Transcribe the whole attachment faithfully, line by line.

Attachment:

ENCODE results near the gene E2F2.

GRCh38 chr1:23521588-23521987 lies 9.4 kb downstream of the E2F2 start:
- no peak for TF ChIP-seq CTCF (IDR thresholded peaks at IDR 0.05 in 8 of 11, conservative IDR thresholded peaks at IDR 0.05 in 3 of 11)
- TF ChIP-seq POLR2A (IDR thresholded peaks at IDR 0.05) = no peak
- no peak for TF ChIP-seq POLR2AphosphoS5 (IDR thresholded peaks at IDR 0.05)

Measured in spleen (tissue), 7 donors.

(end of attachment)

ENCODE results near the gene E2F2.

GRCh38 chr1:23521588-23521987 lies 9.4 kb downstream of the E2F2 start:
- no peak for TF ChIP-seq CTCF (IDR thresholded peaks at IDR 0.05 in 8 of 11, conservative IDR thresholded peaks at IDR 0.05 in 3 of 11)
- TF ChIP-seq POLR2A (IDR thresholded peaks at IDR 0.05) = no peak
- no peak for TF ChIP-seq POLR2AphosphoS5 (IDR thresholded peaks at IDR 0.05)

Measured in spleen (tissue), 7 donors.